For the United States to build a workable relationship with the Taliban is not only possible but critical for US interests in the region. After the September 11, 2001 attacks, warmongers and proponents of the military-industrial complex incorrectly identified the Taliban as the primary threat to US national security. The movement, since its rise to power in the late twentieth century, was keen to establish a relationship with the United States and wanted an embassy in Kabul. The 2001 attacks caught the Taliban by surprise and the group condemned the terrorist act and offered its condolences, even though they refused to give up al-Qaida. Since the US invasion, the Taliban have not attacked any US targets outside of Afghanistan borders, and have not attacked any US service members since the peace agreement it signed with the Trump administration in February 2020.
In addition to its relationship with Kabul, Washington should continue to build a strategic relationship with the Taliban, with the vision that it will continue to grow well after the US military has left the country.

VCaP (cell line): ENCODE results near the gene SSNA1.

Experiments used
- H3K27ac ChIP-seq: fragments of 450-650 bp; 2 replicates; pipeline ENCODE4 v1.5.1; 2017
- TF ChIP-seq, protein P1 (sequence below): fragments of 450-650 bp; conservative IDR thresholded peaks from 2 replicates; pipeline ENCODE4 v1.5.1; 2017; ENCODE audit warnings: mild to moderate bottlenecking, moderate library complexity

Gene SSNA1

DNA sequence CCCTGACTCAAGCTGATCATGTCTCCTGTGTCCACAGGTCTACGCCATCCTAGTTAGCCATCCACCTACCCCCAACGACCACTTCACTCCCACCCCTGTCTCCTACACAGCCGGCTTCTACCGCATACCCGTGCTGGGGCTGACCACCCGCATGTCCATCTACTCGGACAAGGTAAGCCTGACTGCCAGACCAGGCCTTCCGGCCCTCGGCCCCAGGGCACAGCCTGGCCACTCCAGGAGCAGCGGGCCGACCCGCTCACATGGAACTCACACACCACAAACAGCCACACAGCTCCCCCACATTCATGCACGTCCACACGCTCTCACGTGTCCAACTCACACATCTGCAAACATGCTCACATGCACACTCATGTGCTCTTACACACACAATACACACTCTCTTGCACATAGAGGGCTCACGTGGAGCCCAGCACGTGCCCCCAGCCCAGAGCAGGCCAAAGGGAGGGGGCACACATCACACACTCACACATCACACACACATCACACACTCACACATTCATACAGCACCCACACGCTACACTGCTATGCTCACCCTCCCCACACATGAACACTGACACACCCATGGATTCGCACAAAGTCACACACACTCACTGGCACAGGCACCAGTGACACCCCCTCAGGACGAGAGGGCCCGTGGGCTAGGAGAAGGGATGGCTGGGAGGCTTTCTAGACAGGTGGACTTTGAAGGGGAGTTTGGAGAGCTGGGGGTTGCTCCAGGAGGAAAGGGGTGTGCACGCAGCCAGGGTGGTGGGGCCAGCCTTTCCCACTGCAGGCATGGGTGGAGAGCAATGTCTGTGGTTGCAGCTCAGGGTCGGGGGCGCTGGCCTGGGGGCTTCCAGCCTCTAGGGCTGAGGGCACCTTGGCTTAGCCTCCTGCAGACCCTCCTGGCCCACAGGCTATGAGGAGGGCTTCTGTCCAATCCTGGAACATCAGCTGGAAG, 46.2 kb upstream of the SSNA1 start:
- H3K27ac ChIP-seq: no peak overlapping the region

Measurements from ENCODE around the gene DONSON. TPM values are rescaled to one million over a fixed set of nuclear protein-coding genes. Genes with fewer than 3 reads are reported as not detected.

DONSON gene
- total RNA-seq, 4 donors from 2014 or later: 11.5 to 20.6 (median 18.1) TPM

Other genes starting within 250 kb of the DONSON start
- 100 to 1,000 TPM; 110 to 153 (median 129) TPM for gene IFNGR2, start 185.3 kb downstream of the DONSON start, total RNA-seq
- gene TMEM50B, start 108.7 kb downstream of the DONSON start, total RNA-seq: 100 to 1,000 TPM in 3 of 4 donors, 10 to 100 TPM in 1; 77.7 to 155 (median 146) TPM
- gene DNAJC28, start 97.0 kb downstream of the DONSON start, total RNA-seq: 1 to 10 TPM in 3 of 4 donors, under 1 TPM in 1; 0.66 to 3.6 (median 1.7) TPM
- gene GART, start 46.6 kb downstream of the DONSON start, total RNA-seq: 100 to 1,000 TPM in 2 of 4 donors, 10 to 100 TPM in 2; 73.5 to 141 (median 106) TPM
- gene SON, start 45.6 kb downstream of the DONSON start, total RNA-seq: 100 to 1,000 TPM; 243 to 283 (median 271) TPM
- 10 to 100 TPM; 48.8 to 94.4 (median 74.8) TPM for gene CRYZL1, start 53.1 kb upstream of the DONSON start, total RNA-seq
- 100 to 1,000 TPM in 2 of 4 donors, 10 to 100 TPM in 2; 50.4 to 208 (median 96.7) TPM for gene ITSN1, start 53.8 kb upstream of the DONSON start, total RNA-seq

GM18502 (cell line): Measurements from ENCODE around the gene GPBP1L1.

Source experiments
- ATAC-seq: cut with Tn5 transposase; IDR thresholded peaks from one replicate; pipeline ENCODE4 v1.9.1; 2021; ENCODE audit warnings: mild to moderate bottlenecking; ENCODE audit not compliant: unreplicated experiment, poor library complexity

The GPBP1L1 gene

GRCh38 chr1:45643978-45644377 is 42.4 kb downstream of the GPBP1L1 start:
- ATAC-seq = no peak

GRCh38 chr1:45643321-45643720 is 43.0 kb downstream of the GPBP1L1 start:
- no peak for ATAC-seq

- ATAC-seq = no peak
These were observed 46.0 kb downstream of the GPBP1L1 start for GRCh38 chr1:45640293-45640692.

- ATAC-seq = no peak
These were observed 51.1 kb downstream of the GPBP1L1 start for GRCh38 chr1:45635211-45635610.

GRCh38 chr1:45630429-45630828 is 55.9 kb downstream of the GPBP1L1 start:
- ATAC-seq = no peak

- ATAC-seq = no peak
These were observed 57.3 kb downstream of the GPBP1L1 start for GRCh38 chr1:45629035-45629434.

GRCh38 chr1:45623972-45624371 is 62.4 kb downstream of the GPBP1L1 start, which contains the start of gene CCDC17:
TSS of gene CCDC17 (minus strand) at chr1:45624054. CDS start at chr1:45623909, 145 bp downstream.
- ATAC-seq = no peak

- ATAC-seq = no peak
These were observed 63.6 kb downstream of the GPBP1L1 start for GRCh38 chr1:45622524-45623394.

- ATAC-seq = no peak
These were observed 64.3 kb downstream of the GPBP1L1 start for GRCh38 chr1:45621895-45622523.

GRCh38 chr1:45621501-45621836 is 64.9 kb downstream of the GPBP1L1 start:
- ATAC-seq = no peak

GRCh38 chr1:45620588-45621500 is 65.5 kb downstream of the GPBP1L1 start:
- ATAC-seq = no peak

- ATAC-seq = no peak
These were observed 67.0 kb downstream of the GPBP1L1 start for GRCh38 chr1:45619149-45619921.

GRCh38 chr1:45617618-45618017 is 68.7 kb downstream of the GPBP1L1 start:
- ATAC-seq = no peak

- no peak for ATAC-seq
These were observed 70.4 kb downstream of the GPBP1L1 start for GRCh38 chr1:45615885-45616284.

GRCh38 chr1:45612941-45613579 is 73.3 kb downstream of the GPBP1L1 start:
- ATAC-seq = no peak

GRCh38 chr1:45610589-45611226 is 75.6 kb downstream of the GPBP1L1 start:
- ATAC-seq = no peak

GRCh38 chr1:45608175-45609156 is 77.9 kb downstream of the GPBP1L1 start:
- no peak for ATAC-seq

The Taliban have also evolved. The Taliban today is not the same Taliban that the United States ousted from power in 2001. The movement has experienced significant changes both socially and politically over these last two decades. For example, the Taliban has softened its parochial views about many societal norms, such as girls education and virtue policing. The Taliban have also developed relationships with other countries — even those that historically have been critical and/or against the movement — creating what looks like a pragmatic foreign policy. Finally, while the Taliban has not severed its ties with al-Qaida, the relationship has been weakening. Viewing the United States as a common enemy bonded them, but as the United States prepares to withdraw, that may change. In fact, the differences between the two have become glaringly obvious since the US invasion of Afghanistan.